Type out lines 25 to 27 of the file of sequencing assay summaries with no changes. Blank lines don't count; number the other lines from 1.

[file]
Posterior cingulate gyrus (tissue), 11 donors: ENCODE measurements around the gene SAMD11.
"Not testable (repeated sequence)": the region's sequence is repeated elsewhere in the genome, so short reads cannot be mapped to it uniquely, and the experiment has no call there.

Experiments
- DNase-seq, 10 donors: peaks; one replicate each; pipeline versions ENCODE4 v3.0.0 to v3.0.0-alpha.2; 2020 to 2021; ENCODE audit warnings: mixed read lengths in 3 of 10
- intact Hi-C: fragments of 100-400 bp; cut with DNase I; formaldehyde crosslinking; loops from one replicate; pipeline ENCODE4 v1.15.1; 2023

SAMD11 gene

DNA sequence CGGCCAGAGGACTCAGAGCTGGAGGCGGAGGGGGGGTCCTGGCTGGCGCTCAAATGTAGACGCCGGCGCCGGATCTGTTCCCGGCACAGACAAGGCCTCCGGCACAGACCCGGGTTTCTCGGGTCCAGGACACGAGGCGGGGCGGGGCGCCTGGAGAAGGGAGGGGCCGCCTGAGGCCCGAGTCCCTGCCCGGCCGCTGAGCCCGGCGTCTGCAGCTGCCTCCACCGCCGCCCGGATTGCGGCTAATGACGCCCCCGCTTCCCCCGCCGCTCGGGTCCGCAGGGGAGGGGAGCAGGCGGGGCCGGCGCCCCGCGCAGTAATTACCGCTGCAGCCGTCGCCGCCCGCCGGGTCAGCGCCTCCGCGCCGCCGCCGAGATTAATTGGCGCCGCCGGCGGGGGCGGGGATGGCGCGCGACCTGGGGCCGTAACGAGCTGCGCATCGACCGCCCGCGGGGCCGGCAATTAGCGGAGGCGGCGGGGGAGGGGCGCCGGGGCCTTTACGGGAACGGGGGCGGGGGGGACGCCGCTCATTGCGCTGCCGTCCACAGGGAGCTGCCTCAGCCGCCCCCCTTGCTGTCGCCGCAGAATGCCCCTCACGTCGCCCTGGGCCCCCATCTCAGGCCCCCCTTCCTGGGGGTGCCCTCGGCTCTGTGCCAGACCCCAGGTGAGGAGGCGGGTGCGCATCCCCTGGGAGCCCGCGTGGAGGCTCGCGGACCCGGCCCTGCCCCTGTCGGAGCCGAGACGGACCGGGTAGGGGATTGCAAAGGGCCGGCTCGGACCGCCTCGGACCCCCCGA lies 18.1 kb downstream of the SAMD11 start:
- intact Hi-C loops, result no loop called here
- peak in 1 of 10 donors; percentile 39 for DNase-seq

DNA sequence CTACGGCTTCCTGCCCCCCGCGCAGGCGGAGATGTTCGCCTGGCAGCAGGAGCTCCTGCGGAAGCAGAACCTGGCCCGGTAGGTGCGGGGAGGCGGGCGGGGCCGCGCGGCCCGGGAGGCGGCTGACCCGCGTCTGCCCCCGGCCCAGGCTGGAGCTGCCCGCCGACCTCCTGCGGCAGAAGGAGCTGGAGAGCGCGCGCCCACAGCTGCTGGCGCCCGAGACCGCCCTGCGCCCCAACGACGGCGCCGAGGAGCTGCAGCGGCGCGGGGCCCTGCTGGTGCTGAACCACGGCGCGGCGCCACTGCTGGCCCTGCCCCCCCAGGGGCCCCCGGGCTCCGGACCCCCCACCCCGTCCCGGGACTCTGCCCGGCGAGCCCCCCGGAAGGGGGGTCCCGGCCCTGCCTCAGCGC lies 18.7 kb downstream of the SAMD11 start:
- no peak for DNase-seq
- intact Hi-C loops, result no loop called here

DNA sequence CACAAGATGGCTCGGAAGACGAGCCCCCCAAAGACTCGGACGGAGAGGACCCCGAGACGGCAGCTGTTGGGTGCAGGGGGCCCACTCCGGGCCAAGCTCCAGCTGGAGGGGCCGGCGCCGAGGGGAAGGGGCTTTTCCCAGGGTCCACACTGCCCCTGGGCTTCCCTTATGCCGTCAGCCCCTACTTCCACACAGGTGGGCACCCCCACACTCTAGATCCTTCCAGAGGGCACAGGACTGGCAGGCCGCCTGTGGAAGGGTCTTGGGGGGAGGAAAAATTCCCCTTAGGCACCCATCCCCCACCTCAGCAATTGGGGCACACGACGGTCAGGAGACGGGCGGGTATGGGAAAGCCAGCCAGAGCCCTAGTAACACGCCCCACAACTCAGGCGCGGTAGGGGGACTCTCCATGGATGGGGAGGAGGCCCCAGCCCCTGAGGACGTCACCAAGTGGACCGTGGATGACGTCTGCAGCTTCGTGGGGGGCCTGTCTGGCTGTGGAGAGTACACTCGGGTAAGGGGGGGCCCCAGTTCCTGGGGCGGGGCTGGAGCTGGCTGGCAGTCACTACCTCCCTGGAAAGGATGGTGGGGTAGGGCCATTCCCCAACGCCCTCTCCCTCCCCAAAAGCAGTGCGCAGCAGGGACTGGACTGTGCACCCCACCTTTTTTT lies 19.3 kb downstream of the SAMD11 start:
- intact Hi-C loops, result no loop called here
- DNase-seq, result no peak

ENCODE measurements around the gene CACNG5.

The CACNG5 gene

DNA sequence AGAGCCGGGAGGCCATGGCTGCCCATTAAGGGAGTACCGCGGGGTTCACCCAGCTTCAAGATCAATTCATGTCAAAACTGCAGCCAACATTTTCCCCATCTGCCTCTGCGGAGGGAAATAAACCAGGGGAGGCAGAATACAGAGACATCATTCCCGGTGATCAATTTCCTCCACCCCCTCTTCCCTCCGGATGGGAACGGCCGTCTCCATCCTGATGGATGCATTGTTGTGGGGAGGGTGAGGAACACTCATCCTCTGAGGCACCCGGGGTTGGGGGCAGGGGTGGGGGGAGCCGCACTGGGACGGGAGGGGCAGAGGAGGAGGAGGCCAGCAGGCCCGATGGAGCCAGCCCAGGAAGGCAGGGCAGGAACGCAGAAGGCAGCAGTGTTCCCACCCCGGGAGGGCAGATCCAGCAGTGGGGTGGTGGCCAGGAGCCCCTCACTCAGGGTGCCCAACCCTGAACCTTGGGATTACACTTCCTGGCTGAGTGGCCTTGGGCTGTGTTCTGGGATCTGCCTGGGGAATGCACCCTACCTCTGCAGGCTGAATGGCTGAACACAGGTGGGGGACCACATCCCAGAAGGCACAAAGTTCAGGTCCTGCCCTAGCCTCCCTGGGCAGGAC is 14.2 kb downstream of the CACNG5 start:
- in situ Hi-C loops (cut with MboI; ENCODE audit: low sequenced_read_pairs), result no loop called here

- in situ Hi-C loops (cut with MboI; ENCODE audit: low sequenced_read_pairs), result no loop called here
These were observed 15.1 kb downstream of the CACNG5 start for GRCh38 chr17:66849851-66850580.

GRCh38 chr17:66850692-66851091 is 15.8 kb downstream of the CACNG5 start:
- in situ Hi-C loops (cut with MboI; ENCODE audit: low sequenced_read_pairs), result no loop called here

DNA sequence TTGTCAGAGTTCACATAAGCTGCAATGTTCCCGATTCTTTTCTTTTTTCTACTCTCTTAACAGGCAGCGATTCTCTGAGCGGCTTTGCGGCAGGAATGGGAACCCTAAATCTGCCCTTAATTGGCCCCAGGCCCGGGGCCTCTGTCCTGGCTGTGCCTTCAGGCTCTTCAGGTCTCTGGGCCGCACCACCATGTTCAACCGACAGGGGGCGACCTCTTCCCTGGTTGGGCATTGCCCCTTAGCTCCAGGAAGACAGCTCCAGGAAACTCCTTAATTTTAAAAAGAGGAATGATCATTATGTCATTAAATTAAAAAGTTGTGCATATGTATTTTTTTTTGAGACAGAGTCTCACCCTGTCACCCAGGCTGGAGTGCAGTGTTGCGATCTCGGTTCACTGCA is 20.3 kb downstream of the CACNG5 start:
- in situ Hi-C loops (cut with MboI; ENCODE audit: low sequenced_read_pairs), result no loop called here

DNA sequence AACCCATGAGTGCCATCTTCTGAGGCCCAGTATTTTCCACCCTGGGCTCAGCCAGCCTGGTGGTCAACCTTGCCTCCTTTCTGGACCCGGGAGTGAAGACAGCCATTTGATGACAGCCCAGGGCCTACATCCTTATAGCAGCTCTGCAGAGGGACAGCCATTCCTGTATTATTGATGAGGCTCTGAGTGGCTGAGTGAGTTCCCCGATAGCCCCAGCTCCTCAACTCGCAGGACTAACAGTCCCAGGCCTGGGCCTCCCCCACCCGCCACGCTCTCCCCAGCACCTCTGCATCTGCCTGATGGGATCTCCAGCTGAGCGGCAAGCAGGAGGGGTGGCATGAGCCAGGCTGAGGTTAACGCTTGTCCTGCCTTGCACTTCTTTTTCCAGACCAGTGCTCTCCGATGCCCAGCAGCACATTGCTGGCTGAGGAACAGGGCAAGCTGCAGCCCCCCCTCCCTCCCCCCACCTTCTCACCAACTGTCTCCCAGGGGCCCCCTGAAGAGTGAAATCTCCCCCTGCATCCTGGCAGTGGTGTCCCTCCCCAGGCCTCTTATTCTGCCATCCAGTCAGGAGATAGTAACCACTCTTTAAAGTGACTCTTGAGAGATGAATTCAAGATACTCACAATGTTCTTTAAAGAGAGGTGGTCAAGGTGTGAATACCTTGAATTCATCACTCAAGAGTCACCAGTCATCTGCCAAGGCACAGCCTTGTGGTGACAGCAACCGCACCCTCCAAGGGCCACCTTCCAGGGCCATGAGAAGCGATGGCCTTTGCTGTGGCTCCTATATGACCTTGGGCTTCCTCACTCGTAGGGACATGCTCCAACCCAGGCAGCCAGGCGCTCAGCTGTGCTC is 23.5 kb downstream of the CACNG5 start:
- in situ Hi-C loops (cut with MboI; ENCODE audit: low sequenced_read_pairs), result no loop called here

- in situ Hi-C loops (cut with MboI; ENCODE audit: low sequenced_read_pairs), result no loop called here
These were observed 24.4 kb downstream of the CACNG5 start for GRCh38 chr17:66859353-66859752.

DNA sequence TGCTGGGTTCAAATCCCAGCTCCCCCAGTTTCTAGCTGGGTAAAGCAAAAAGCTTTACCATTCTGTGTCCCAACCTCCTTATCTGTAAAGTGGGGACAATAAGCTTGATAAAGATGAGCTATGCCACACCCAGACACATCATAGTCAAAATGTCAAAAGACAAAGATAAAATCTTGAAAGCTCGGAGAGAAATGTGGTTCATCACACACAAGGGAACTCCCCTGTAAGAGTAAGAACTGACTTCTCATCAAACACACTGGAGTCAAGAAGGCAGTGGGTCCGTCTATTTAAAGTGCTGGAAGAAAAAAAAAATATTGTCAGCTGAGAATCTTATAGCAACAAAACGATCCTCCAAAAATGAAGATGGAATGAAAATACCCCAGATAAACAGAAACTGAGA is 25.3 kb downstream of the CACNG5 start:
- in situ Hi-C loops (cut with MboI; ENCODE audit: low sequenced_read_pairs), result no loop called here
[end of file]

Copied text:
- in situ Hi-C loops (cut with MboI; ENCODE audit: low sequenced_read_pairs), result no loop called here

DNA sequence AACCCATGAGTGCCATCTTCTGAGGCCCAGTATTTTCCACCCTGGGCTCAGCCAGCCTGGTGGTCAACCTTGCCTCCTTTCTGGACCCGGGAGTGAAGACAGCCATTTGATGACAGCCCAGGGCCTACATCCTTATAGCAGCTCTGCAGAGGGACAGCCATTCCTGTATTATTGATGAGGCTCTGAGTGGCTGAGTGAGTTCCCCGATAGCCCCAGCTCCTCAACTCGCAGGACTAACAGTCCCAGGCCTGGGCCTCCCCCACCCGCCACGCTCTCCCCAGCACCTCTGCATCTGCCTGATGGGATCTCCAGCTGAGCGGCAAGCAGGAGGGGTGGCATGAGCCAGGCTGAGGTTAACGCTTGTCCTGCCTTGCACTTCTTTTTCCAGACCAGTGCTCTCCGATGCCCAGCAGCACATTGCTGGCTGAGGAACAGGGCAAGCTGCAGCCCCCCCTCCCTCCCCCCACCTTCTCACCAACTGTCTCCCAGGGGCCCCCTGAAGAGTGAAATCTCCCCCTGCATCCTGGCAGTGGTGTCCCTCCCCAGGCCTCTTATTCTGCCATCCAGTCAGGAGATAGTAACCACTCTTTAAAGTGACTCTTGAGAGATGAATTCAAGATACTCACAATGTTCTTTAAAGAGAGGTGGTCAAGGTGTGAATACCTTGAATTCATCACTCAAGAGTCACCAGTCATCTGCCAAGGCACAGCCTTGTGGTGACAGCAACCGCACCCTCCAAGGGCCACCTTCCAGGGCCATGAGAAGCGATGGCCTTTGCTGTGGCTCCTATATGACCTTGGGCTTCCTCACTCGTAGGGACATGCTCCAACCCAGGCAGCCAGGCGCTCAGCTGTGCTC is 23.5 kb downstream of the CACNG5 start:
- in situ Hi-C loops (cut with MboI; ENCODE audit: low sequenced_read_pairs), result no loop called here